Saturday 15 December 2018

Paul Murphy's immaturity a disservice to real protests

Deputy Paul Murphy (centre).
Deputy Paul Murphy (centre).
Fionnan Sheahan

Fionnan Sheahan

Not everyone was born with a silver spoon in their mouth.

Not everyone came from a privileged, middle class background and grew up in an affluent area.

Not everyone got to go to fee-paying schools and on to university.

Some people didn't grow up in a nice professional family where high quality education was a given.

Some people didn't leave the education system with qualifications.

Some people didn't have opportunities at their fingertips.

Some people did bravely go back to do adult education courses, like the 60 people who graduated from An Cosan in Tallaght on Saturday.

Their graduation day in their community was hijacked by demonstrators, who appeared to be more interested in causing a disturbance than making their presence felt.

In the middle of the rumpus, which he claimed was a "peaceful protest", was the new local TD, Paul Murphy of the Anti-Austerity Alliance.

Tanaiste Joan Burton suggested yesterday Mr Murphy didn't quite understand the background of those whose graduation he disturbed.

"I don't know if he appreciates the effort that people put in," she said.

Mr Murphy is new to the area as he has never run for office there before his by-election victory last month.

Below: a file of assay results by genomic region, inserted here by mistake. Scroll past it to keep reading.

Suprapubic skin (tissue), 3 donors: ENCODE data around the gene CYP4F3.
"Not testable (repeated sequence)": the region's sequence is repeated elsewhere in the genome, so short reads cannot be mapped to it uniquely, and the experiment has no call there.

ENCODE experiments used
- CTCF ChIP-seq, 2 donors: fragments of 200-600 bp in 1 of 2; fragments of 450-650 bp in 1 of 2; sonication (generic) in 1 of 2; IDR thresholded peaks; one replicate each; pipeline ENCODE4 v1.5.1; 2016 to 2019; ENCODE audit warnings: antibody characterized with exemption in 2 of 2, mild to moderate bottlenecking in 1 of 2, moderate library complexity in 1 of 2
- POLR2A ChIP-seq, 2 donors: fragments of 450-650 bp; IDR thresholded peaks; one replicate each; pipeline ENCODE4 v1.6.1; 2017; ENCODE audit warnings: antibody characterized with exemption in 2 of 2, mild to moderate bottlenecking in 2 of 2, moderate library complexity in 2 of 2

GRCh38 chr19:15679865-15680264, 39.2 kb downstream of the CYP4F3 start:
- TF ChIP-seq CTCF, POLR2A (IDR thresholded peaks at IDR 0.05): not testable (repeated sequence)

The 31-year-old grew up in Goatstown, on the southside of Dublin, the son of a Mars company executive.

He attended St Kilian's, a fee-paying German school in Clonskeagh, and the fee-paying Institute of Education.

He went on to study law in UCD, coming top of his class.

Nothing wrong with him discovering left-wing idealism after benefiting from his bourgeois upbringing - the country has a fine tradition of Champagne Socialists.

But Mr Murphy is educated enough to know the difference between legitimate peaceful protest and menacing intimidation.

The Anti-Austerity Alliance TD doesn't accept any responsibility for the denial of free movement to the deputy leader of the country.

"I did not organise this protest. This protest was organised by local residents at extremely short notice."

Yet he was happy enough to turn up with his megaphone and lead the chanting.

Murphy denies those who were banging on the Tanaiste's car and blocking her were in any way out of line.

"All the protesters were peaceful all of the time."

Despite saying he was not an organiser, he claims: "No, we didn't lose control of the demonstration."

The immature carry on of Mr Murphy does a disservice to those who wish to legitimately and peacefully voice their concerns about water charges.

The vast majority of protestors are law-abiding citizens.

There is a responsibility on him as a democrat to set an example and show some leadership and not denigrate their efforts.

Irish Independent

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